- Title: Hebrew-Arabic hybrid language creator hopes to bring words, people together
- Date: 10th July 2017
- Summary: (SOUNDBITE) (English) OWNER OF CAFE, ILAN FERON, SAYING: "She's like breaking the lines and she is using like a new language that we can relate together. Just now when we look at this street, now we can see it in Hebrew, you see Sirkin street and on the lower side you will see Sirkin in Arabic, why not use one language, new sign, alright, it is like a seed of a new movement, to think together to be together. We are not different." TURKENICH TALKING TO FERON TURKENICH'S HANDS ON KEYBOARD TURKENICH EXPLAINING TO CAFE CUSTOMER ABOUT HER WORK TURKENICH HOLDING CARD THAT SHOWS A WORD HALF IN ARABIC AND HALF IN HEBREW AS ONE WORD
- Embargoed: 24th July 2017 11:05
- Keywords: Arabic and Hebrew languages typography
- Location: HAIFA, ISRAEL/ANIMATION
- City: HAIFA, ISRAEL/ANIMATION
- Country: Israel
- Topics: Society/Social Issues
- Reuters ID: LVA0036P4UDLH
- Aspect Ratio: 16:9
- Story Text: **PART AUDIO AS INCOMING**
Like many Israelis, Liron Lavi Turkenich, paid little attention to the Arabic writing that sits next to Hebrew on street signs and in shops.
But as a typography designer she developed an interest in the shapes of the letters she could not read.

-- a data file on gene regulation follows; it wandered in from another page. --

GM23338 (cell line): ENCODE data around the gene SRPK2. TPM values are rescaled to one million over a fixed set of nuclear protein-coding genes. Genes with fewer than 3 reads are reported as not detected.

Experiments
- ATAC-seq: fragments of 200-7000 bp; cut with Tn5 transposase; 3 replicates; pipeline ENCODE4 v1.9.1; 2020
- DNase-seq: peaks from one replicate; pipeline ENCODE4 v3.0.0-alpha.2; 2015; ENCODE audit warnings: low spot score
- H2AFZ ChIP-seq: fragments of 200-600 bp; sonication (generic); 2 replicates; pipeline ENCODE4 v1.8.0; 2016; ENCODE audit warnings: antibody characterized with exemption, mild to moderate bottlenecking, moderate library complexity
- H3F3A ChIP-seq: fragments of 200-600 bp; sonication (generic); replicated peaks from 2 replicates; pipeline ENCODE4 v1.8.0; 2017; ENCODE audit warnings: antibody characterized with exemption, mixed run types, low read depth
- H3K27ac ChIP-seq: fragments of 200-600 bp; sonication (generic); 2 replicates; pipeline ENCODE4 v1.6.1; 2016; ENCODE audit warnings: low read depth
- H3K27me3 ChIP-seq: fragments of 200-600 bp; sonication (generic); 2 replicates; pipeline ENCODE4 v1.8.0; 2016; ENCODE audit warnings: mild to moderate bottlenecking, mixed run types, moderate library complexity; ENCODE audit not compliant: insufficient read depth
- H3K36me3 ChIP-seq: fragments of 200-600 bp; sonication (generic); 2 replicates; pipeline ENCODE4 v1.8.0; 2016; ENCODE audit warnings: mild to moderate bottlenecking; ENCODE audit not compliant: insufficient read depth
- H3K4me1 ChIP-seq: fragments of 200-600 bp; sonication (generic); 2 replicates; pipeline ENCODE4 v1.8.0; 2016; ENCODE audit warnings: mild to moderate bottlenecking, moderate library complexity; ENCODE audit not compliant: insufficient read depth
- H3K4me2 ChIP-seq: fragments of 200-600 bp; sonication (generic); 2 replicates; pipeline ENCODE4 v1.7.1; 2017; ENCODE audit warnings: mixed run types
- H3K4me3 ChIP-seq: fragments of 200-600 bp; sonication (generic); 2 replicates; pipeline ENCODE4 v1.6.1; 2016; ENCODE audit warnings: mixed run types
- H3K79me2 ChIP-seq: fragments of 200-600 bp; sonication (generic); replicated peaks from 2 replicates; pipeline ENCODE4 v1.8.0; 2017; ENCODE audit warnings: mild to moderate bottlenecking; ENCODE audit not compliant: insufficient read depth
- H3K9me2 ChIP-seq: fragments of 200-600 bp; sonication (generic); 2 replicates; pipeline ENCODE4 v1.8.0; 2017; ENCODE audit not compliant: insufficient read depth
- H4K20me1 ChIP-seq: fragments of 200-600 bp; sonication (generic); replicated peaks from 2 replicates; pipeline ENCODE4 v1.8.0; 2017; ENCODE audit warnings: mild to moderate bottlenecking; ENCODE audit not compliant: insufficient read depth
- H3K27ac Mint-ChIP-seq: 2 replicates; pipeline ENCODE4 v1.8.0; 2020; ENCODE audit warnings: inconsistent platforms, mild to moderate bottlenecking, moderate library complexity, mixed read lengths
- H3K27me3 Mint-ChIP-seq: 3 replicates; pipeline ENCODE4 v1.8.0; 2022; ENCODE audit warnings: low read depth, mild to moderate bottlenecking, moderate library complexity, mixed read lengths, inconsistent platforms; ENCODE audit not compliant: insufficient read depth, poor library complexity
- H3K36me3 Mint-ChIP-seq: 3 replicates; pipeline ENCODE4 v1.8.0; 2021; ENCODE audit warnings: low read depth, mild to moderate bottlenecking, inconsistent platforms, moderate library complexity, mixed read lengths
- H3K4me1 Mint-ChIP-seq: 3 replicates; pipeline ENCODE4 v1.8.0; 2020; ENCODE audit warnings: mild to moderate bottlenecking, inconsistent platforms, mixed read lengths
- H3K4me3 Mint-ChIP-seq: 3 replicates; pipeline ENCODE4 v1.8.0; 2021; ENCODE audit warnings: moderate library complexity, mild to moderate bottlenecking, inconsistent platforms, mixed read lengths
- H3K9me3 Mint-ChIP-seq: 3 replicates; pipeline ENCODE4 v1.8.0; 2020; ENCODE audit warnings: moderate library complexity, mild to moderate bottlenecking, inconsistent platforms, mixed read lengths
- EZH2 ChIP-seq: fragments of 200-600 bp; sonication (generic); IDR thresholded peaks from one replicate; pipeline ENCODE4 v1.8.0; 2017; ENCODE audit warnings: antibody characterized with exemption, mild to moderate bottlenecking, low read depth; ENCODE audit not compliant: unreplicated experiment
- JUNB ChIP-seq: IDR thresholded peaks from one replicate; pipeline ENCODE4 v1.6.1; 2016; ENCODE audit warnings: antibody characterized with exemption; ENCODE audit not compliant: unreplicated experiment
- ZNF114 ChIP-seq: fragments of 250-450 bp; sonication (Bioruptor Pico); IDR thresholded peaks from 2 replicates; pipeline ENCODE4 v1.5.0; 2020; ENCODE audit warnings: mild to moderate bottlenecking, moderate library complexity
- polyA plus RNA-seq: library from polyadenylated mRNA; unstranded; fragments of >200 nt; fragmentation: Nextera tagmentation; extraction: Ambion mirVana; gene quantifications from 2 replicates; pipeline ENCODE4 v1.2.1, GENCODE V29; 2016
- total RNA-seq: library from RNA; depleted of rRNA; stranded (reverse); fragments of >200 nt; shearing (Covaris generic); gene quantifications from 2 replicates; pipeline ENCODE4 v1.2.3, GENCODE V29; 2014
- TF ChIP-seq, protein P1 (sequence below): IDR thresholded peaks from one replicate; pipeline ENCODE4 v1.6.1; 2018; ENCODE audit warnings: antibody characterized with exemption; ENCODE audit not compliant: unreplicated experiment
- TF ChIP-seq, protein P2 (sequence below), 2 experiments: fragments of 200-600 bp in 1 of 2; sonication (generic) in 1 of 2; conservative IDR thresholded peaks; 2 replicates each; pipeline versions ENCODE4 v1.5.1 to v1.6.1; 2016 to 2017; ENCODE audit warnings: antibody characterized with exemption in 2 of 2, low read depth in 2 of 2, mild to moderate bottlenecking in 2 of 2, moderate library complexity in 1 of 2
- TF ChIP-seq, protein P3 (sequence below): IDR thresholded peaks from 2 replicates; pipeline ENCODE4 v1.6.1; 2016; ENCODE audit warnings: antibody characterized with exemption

Now she has decided to fuse the two languages and has designed a hybrid writing system she calls "Aravrit" that combines Arabic and Hebrew in the same word.
''I started looking at signs in Israel and I saw that there is almost no relation between the Hebrew, Arabic and English, they are just thrown on the sign, on top of the other or on the bottom of the other and that is basically it. And I wanted to come up it this new writing system that will give the same respect to the Hebrew and Arabic on the sign,'' said Turkenich who was born and raised in Haifa.
Using her typographic skills, 32-year old Turkenich spliced words together, attaching the top half of the Hebrew words to the bottom half of the Arabic, or vice versa.
Her idea is that "Aravrit" can be read by both Arabic and Hebrew readers recognizing the letters they know, while not being able to just ignore the other language.
"You read the language that you feel most comfortable with but you don't ignore the other one because it is attached to it, it is anyways there together," Turkenich said.
The owner of a cafe in a Haifa market, Ilan Feron, where Turkenich spends a lot of time designing the words, believes the writing system should be used on road signs.
"She's like breaking the lines and she is using like a new language that we can relate (to) together," Feron said. "It is like a seed of a new movement, to think together to be together."
An animation Turkenich has produced shows the two languages being cut in half and stuck together, the symbol of a cultural fusion between two communities that she hopes "Aravrit" can help advance.
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